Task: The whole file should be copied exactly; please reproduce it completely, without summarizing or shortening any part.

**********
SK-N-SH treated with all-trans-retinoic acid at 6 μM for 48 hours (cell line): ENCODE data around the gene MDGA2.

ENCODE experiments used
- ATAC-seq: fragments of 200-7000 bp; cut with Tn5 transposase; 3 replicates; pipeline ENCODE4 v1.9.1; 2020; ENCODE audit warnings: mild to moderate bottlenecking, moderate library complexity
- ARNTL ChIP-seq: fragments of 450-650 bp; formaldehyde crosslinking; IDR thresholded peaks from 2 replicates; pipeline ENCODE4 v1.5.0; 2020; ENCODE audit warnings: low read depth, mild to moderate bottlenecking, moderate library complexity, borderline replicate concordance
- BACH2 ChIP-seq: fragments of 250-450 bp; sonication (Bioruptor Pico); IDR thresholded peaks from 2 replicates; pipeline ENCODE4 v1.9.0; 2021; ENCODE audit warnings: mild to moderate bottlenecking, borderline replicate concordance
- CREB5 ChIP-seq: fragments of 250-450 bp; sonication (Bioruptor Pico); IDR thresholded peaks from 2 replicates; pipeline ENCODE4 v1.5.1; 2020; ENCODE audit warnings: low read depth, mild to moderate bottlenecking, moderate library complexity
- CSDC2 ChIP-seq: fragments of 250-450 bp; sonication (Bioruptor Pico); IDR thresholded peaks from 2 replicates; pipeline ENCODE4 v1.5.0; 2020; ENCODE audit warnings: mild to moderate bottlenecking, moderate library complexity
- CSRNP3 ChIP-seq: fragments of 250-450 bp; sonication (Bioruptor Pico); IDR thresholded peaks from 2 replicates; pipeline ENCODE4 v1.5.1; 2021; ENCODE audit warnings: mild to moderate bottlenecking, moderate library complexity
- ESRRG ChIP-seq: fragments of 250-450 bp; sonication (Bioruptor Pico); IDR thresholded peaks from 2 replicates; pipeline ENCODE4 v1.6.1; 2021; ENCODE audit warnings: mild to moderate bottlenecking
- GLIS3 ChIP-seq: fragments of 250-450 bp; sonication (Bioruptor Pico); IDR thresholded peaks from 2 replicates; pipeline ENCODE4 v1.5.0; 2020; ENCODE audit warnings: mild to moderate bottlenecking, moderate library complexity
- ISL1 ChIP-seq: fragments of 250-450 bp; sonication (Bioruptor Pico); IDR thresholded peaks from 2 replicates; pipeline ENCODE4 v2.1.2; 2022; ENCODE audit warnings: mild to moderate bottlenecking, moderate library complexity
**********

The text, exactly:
SK-N-SH treated with all-trans-retinoic acid at 6 μM for 48 hours (cell line): ENCODE data around the gene MDGA2.

ENCODE experiments used
- ATAC-seq: fragments of 200-7000 bp; cut with Tn5 transposase; 3 replicates; pipeline ENCODE4 v1.9.1; 2020; ENCODE audit warnings: mild to moderate bottlenecking, moderate library complexity
- ARNTL ChIP-seq: fragments of 450-650 bp; formaldehyde crosslinking; IDR thresholded peaks from 2 replicates; pipeline ENCODE4 v1.5.0; 2020; ENCODE audit warnings: low read depth, mild to moderate bottlenecking, moderate library complexity, borderline replicate concordance
- BACH2 ChIP-seq: fragments of 250-450 bp; sonication (Bioruptor Pico); IDR thresholded peaks from 2 replicates; pipeline ENCODE4 v1.9.0; 2021; ENCODE audit warnings: mild to moderate bottlenecking, borderline replicate concordance
- CREB5 ChIP-seq: fragments of 250-450 bp; sonication (Bioruptor Pico); IDR thresholded peaks from 2 replicates; pipeline ENCODE4 v1.5.1; 2020; ENCODE audit warnings: low read depth, mild to moderate bottlenecking, moderate library complexity
- CSDC2 ChIP-seq: fragments of 250-450 bp; sonication (Bioruptor Pico); IDR thresholded peaks from 2 replicates; pipeline ENCODE4 v1.5.0; 2020; ENCODE audit warnings: mild to moderate bottlenecking, moderate library complexity
- CSRNP3 ChIP-seq: fragments of 250-450 bp; sonication (Bioruptor Pico); IDR thresholded peaks from 2 replicates; pipeline ENCODE4 v1.5.1; 2021; ENCODE audit warnings: mild to moderate bottlenecking, moderate library complexity
- ESRRG ChIP-seq: fragments of 250-450 bp; sonication (Bioruptor Pico); IDR thresholded peaks from 2 replicates; pipeline ENCODE4 v1.6.1; 2021; ENCODE audit warnings: mild to moderate bottlenecking
- GLIS3 ChIP-seq: fragments of 250-450 bp; sonication (Bioruptor Pico); IDR thresholded peaks from 2 replicates; pipeline ENCODE4 v1.5.0; 2020; ENCODE audit warnings: mild to moderate bottlenecking, moderate library complexity
- ISL1 ChIP-seq: fragments of 250-450 bp; sonication (Bioruptor Pico); IDR thresholded peaks from 2 replicates; pipeline ENCODE4 v2.1.2; 2022; ENCODE audit warnings: mild to moderate bottlenecking, moderate library complexity